There isn't a quick easy fix. You need to give the police the resources to do the job they're trained to do. And it won't ever go away. Ever.

I know we cant stop the people that DO it, thats like trying to stop the rain

But it frustrates me that we have this seemingly sophisticated technology, and yet..

look at what the FBI can bloody do, what intelligence manage to detect terrorists etc

I think you've been watching too much TV.

fromparistoberlin Mon 22-Jul-13 14:22:46

flatpack

time after time intelligence agencies manage to filter/acess email accounts to arrest terrorists. Its on the news! But I guess they are people they were suspicious of in the first place?

so my question is why are we not able to channel this technology in this area. I get that if you IT savvy seeing someone do a seemingly "easy win" policy must be frustrating to say the least

and yet....I just find this very hard to comprehend how we cannot channel the technology we have (in part) created, to adress this

I though you IT folk were clever

fromparistoberlin Mon 22-Jul-13 14:28:56

just to be clear

I am not referring to home PCs. I think parents need to take responsibility here. OP I did take a look at your blog, thanks.

I refer to the fact that if you search for certain terms, you will get a hit. Morally, I think the ISPs should have a certain list of common terms (pertaining to child abuse) that if searched for, create an alert. I wont even type the terms, but I think if you look at some of what Stuart Hazell looked for you will get the gist.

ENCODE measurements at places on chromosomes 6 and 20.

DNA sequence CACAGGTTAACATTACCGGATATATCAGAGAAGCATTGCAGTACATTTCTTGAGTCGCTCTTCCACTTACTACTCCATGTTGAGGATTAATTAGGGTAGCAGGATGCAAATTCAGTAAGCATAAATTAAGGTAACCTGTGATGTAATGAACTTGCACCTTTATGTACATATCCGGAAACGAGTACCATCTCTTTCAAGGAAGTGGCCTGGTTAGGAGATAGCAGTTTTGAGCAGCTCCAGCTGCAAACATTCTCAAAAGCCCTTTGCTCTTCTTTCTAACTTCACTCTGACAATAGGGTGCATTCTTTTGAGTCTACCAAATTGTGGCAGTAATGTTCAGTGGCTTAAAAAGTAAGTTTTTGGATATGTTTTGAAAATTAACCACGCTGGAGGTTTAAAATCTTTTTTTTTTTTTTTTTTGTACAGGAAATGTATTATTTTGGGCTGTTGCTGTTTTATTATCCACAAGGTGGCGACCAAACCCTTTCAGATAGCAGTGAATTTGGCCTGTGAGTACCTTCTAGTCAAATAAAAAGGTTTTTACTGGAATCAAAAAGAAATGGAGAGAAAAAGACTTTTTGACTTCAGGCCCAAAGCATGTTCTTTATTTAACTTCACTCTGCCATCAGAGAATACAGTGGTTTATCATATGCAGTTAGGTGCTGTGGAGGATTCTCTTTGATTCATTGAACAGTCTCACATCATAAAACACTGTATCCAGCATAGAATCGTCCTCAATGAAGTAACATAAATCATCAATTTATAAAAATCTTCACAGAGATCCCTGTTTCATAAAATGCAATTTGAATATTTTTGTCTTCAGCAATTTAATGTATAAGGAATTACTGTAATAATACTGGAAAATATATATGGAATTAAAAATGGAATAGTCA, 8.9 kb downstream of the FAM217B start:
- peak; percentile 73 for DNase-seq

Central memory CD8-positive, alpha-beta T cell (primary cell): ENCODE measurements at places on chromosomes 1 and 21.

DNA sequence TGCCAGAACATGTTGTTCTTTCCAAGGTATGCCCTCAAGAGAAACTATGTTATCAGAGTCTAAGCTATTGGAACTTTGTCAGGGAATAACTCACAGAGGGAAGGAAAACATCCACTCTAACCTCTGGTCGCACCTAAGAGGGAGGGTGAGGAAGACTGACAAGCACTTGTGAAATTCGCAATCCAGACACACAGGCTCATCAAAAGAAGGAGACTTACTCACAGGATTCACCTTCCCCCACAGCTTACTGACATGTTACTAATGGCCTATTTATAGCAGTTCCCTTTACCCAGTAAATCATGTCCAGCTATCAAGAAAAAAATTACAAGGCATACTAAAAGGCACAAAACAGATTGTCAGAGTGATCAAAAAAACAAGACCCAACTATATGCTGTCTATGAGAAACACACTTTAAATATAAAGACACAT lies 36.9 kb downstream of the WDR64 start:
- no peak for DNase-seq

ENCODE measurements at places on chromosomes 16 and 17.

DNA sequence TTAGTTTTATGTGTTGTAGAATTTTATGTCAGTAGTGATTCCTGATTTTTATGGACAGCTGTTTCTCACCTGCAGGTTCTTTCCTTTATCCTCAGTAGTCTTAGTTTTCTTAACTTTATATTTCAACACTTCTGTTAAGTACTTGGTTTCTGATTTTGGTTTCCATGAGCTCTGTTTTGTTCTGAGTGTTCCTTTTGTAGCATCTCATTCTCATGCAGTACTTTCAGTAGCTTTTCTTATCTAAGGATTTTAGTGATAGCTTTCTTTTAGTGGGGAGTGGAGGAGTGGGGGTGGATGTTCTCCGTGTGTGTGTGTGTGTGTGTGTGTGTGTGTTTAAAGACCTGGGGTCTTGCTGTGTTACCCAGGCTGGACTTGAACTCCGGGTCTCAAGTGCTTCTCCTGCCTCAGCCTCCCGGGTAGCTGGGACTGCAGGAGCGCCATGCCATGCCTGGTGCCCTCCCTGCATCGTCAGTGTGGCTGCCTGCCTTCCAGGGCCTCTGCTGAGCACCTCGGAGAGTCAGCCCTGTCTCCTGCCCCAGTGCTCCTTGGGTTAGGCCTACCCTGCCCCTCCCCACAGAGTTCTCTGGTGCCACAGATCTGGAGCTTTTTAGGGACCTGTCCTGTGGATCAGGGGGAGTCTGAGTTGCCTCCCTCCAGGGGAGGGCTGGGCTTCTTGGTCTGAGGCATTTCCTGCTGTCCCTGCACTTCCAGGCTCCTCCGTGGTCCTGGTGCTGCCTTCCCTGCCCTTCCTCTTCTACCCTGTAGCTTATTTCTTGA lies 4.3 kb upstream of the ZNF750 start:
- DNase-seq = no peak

I am curious why noone wants this? Yes its the tip of the iceberg, but I finf it morally reprehensible that google (at al) dont even have alerts on this.

does this make sense?

Fromparis, you seem to want a magical solution, a fix-all, which doesn't exist. In order to make the internet safe from child abuse images/videos etc we need to eradicate child abuse. Its that simple. And that difficult.

I do understand the passion and frustration that drives you to want the solution, but you have to understand that the internet is as wonderful as it is awful; it is the users of it who make it that way, not the technology itself.

Actually from what I know with intelligence, they miss more than they catch (even with PRISM)

We don't have the technology yet. Remember the technology we are working with (the internet) was only originally intended to send text between computers. It's come a long way, but was never designed to do what it does today. It was also never meant to become this massive international thing that needed policing.

Even the technology you use to view websites is a bit of a bodge job, trust me, I've done a fair bit of coding. A lot of websites are held together with the tech equivalent of sellotape!

I have explained how websites work and store info, and why it is virtually impossible to use that tech to apply filters in my earlier link.

"I refer to the fact that if you search for certain terms, you will get a hit."

Sometimes. Sometimes not.
I know I've used search terms and got really unrelated responses, or not being able to find the thing I wanted.